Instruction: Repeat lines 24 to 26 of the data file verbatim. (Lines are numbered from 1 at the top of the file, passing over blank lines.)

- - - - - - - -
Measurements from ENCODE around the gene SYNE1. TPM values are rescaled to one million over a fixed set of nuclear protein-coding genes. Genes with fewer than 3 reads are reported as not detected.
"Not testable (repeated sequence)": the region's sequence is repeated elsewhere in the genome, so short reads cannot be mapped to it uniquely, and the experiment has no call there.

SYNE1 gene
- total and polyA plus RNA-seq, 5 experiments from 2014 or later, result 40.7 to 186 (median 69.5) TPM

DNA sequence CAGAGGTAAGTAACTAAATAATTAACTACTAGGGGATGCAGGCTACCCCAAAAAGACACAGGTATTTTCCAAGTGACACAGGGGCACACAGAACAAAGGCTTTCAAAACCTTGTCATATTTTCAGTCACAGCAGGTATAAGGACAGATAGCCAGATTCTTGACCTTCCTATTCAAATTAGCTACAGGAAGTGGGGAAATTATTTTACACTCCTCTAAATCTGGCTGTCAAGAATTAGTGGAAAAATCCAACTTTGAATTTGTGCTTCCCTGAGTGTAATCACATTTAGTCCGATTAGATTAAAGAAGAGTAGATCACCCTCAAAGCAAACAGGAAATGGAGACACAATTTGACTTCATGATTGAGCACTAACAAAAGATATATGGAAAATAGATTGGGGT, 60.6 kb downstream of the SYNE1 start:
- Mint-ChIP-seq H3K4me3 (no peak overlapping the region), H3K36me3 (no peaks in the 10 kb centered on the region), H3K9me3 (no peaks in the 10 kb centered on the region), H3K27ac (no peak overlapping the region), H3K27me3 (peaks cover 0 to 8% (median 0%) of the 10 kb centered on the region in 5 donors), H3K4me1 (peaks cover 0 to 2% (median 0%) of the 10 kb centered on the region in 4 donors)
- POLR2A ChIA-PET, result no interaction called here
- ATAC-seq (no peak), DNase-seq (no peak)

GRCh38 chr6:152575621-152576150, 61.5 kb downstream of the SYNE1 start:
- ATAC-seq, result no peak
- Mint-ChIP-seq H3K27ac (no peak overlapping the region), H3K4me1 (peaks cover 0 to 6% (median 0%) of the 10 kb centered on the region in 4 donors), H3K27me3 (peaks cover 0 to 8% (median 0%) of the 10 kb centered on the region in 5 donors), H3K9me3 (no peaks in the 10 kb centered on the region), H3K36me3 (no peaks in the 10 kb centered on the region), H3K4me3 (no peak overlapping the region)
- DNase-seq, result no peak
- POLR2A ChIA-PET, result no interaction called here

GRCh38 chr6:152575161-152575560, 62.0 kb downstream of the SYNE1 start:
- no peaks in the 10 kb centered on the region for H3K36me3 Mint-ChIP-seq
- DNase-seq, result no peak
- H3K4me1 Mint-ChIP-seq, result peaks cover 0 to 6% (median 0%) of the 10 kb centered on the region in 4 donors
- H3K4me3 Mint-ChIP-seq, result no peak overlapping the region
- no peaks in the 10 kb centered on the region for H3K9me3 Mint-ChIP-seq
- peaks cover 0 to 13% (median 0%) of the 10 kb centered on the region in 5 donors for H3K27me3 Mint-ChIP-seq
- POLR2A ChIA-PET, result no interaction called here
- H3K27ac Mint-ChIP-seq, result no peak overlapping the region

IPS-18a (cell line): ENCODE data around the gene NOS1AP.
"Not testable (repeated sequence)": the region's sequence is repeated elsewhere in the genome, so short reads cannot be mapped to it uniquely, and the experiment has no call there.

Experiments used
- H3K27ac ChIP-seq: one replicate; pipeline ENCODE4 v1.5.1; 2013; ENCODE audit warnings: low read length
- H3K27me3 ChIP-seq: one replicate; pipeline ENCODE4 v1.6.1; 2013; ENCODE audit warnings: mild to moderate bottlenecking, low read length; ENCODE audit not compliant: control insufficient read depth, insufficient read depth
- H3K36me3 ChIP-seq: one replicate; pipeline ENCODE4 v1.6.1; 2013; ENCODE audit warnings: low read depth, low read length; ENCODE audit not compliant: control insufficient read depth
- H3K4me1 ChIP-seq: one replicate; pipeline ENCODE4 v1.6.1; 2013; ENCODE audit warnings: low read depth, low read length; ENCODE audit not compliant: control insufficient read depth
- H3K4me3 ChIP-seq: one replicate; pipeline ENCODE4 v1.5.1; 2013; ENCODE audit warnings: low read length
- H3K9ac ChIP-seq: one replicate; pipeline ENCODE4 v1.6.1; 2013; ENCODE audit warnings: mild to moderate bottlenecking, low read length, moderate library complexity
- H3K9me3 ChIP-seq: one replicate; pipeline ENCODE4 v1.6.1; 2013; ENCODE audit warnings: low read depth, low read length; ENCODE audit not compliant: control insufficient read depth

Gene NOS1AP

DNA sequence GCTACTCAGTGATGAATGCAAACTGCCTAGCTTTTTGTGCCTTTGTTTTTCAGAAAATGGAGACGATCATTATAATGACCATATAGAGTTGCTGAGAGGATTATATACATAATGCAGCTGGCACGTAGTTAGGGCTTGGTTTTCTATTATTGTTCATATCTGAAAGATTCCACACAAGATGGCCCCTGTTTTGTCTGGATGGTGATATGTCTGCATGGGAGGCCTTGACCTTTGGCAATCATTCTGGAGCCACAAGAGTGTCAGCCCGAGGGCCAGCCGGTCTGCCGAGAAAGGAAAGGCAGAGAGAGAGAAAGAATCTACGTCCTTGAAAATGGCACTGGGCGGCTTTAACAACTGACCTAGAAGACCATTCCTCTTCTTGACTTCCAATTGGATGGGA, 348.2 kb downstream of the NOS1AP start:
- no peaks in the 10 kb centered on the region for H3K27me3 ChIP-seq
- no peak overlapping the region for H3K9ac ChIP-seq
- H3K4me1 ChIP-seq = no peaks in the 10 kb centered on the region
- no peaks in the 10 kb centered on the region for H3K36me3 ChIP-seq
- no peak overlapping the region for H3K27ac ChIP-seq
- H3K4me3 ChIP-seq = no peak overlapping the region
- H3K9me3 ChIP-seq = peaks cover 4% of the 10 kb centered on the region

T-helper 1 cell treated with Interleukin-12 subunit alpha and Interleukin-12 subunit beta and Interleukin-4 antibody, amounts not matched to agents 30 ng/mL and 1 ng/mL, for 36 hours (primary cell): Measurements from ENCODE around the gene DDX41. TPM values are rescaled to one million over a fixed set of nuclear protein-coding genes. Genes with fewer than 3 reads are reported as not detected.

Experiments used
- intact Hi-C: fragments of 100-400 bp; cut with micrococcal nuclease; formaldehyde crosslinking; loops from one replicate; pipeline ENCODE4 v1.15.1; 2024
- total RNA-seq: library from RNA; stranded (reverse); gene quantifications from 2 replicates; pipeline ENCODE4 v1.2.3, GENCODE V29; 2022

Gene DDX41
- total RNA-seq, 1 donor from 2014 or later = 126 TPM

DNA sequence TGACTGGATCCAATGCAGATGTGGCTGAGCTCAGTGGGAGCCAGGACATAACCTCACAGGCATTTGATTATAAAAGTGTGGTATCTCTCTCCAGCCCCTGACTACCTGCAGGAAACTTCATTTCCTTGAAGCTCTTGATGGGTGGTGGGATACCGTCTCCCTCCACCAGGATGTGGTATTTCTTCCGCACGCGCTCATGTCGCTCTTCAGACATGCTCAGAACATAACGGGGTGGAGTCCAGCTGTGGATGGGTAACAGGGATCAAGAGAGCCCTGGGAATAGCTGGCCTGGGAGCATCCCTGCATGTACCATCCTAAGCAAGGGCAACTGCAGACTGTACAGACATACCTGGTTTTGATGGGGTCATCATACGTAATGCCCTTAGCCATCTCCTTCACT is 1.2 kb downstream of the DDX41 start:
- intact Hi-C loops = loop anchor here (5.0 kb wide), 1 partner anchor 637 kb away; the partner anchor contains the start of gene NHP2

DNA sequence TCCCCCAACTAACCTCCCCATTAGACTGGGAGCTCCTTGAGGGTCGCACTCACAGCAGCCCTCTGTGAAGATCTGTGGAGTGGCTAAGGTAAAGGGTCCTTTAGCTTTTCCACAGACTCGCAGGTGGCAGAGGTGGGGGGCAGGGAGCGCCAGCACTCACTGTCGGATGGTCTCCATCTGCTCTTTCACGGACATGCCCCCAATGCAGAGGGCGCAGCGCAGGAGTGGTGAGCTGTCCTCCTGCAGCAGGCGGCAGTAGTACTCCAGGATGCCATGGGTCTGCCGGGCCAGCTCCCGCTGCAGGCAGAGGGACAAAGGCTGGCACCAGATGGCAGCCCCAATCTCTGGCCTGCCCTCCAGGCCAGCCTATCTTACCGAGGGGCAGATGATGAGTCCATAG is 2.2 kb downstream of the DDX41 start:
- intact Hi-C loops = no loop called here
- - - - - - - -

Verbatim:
"Not testable (repeated sequence)": the region's sequence is repeated elsewhere in the genome, so short reads cannot be mapped to it uniquely, and the experiment has no call there.

Experiments used
- H3K27ac ChIP-seq: one replicate; pipeline ENCODE4 v1.5.1; 2013; ENCODE audit warnings: low read length